|Name||Planning Your Scientific Journey|
|Enrollment Starts||Anytime, self-paced|
|Course Starts||Anytime, self-paced|
|Estimated Effort||03:00 hours/week|
Being successful as a scientist requires more than acquiring knowledge and developing experimental skills. It also requires: (1) asking a good scientific question, (2) establishing a clear plan of action, and (3) seeking advice along the way. These three topics are the focus of this course “Planning Your Scientific Journey,” which is aimed primarily at life science graduate and undergraduate students, but also useful for postdocs, staff scientists, and others who could benefit from learning or reviewing these topics. (If you are interested in requiring this course for your own trainees, please click here for more information.)
By the end of the course, you will have:
Planning Your Scientific Journey is an innovative online course. Engaging videos, along with reflective exercises, offer concrete tools and practical advice to help you navigate the most challenging aspects of developing and planning a research project. Instruction is led by a diverse group of leading scientists, such as Nobel Laureates, accomplished faculty, and junior scientists, who think about different aspects scientific training in deep and meaningful ways.
Whether you have yet to decide on a research question or are well-immersed in a project, this course will help to crystallize your research ideas and goals. So, take charge of your training and enroll in this course now!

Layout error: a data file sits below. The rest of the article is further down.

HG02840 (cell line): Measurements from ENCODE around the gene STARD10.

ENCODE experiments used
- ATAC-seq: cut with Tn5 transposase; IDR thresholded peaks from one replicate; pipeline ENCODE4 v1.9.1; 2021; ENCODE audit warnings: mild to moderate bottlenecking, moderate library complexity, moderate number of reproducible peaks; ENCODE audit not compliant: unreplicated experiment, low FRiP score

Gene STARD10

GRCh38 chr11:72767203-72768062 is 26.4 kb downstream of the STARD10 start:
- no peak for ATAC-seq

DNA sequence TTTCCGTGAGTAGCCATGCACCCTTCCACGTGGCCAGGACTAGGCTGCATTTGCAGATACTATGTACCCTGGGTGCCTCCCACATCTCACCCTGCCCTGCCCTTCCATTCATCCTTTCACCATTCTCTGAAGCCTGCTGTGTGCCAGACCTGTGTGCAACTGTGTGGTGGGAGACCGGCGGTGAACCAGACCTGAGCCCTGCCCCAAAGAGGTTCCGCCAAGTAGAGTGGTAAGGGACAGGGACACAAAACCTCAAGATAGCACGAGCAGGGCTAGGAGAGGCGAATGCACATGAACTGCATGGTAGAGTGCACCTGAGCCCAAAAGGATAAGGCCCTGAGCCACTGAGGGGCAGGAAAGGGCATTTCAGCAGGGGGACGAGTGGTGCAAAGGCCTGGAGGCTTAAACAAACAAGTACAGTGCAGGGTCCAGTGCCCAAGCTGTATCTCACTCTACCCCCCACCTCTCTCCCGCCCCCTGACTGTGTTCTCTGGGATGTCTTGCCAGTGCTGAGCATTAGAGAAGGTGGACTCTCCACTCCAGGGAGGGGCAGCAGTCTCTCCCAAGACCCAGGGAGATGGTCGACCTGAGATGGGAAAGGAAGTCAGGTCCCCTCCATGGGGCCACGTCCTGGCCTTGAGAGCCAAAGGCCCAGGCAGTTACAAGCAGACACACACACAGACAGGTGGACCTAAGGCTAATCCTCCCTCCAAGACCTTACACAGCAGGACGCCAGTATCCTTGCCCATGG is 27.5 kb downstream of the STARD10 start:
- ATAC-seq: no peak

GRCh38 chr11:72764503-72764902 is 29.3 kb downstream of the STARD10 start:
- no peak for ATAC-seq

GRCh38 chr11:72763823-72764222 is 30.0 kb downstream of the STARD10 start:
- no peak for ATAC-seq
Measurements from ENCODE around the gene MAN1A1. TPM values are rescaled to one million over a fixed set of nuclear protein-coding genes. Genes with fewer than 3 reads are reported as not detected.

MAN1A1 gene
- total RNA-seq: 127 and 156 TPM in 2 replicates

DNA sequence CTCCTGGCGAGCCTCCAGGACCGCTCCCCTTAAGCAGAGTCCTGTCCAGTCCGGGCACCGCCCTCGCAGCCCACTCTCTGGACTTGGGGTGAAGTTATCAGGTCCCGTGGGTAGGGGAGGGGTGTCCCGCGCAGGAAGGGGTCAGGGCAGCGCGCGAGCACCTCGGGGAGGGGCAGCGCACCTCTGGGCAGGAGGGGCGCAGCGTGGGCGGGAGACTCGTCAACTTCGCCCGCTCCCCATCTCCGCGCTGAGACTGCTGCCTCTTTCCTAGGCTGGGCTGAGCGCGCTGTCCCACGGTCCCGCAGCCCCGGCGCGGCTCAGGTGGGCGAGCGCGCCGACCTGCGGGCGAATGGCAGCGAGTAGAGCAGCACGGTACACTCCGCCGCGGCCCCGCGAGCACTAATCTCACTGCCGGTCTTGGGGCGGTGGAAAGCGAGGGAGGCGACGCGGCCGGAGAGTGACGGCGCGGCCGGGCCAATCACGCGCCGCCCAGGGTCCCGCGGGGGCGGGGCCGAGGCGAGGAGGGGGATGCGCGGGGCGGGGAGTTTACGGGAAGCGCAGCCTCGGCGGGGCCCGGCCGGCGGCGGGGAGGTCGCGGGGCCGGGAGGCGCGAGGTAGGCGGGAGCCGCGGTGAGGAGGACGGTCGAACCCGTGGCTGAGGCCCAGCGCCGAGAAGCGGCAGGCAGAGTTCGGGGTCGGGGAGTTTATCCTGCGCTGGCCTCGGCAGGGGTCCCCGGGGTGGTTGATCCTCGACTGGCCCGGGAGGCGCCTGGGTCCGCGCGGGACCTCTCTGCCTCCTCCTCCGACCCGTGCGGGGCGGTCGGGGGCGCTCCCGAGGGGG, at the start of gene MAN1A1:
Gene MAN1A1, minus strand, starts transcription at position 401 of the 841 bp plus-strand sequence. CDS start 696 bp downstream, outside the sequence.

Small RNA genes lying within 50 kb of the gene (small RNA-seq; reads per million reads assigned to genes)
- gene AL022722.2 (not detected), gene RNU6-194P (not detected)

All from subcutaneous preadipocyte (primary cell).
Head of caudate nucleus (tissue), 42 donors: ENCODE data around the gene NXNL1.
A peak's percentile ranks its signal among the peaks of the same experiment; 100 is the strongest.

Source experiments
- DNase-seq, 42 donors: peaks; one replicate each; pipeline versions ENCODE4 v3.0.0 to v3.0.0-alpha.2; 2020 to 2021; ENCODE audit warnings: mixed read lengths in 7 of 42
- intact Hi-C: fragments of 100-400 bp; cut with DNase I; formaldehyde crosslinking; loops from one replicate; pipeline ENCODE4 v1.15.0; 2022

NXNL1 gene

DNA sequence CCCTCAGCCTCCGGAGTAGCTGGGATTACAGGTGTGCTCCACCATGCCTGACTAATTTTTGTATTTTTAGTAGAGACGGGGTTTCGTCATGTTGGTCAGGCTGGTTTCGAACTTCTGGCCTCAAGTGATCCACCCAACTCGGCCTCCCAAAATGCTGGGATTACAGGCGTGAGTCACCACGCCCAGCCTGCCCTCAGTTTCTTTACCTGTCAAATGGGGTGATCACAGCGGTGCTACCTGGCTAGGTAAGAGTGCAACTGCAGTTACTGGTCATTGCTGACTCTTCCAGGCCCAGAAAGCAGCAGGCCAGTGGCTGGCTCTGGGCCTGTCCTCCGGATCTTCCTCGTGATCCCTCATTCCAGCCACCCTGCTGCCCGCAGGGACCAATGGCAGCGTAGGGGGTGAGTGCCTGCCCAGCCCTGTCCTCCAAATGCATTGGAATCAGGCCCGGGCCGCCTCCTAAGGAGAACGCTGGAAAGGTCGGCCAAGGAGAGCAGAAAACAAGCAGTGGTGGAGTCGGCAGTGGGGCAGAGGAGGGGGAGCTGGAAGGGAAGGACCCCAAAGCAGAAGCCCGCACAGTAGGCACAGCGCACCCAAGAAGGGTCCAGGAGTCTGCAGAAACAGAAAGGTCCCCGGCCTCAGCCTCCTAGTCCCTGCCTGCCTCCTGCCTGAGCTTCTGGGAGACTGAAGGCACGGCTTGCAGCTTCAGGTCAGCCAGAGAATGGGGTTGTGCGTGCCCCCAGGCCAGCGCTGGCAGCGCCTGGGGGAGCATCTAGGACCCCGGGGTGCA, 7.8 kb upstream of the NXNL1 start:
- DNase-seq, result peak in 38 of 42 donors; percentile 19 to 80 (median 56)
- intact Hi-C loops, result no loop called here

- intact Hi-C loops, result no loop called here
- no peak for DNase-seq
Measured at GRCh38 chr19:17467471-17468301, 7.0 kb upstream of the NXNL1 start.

If you have any problem starting and using this course, or just want to comment on your experience or offer a suggestion, please email us. And if you're interested, you can read more about the creation of Planning Your Scientific Journey in this blog post on iBiology.
There are no requirements necessary to take this class.
Planning Your Scientific Journey is an on-demand, self-paced course. This means that, as soon as you enroll, all course content is available to you and may be consumed at your own pace. For your reference, it took students 6 weeks to complete the whole course in a hosted, synchronized format. They spent on average 2-3.5 hours on the course per week. This includes time spent watching videos, reading text, doing assessments, and engaging in the forum.
We've interviewed leaders in the scientific community about doing good science, and we present those interviews to you in this course. Speakers include:
Mónica Feliú-Mójer, Rosa Veguilla, Karen Dell, Pam Ronald, Gary McDowell, Ashley Matthew